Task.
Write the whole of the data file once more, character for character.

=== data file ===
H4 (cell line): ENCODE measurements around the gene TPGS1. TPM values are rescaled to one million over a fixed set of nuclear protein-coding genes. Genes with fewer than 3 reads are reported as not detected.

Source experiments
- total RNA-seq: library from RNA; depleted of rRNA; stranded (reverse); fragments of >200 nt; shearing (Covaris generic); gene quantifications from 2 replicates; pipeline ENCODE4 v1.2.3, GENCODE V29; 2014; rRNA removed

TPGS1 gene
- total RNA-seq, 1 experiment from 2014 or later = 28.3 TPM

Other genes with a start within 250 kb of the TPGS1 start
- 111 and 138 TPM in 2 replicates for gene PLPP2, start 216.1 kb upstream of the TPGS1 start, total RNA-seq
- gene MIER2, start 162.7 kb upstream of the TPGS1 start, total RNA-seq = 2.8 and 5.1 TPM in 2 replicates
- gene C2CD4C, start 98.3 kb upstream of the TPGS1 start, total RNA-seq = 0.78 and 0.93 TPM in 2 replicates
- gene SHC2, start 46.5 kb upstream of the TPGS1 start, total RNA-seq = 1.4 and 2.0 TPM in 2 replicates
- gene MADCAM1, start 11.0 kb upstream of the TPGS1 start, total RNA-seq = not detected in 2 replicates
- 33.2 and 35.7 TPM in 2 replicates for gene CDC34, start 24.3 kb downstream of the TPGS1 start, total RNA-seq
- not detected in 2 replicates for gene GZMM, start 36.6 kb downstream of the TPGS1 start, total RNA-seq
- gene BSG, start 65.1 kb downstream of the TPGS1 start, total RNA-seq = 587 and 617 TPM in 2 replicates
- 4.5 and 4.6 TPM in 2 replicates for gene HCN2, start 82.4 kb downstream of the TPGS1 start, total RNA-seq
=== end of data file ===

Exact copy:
H4 (cell line): ENCODE measurements around the gene TPGS1. TPM values are rescaled to one million over a fixed set of nuclear protein-coding genes. Genes with fewer than 3 reads are reported as not detected.

Source experiments
- total RNA-seq: library from RNA; depleted of rRNA; stranded (reverse); fragments of >200 nt; shearing (Covaris generic); gene quantifications from 2 replicates; pipeline ENCODE4 v1.2.3, GENCODE V29; 2014; rRNA removed

TPGS1 gene
- total RNA-seq, 1 experiment from 2014 or later = 28.3 TPM

Other genes with a start within 250 kb of the TPGS1 start
- 111 and 138 TPM in 2 replicates for gene PLPP2, start 216.1 kb upstream of the TPGS1 start, total RNA-seq
- gene MIER2, start 162.7 kb upstream of the TPGS1 start, total RNA-seq = 2.8 and 5.1 TPM in 2 replicates
- gene C2CD4C, start 98.3 kb upstream of the TPGS1 start, total RNA-seq = 0.78 and 0.93 TPM in 2 replicates
- gene SHC2, start 46.5 kb upstream of the TPGS1 start, total RNA-seq = 1.4 and 2.0 TPM in 2 replicates
- gene MADCAM1, start 11.0 kb upstream of the TPGS1 start, total RNA-seq = not detected in 2 replicates
- 33.2 and 35.7 TPM in 2 replicates for gene CDC34, start 24.3 kb downstream of the TPGS1 start, total RNA-seq
- not detected in 2 replicates for gene GZMM, start 36.6 kb downstream of the TPGS1 start, total RNA-seq
- gene BSG, start 65.1 kb downstream of the TPGS1 start, total RNA-seq = 587 and 617 TPM in 2 replicates
- 4.5 and 4.6 TPM in 2 replicates for gene HCN2, start 82.4 kb downstream of the TPGS1 start, total RNA-seq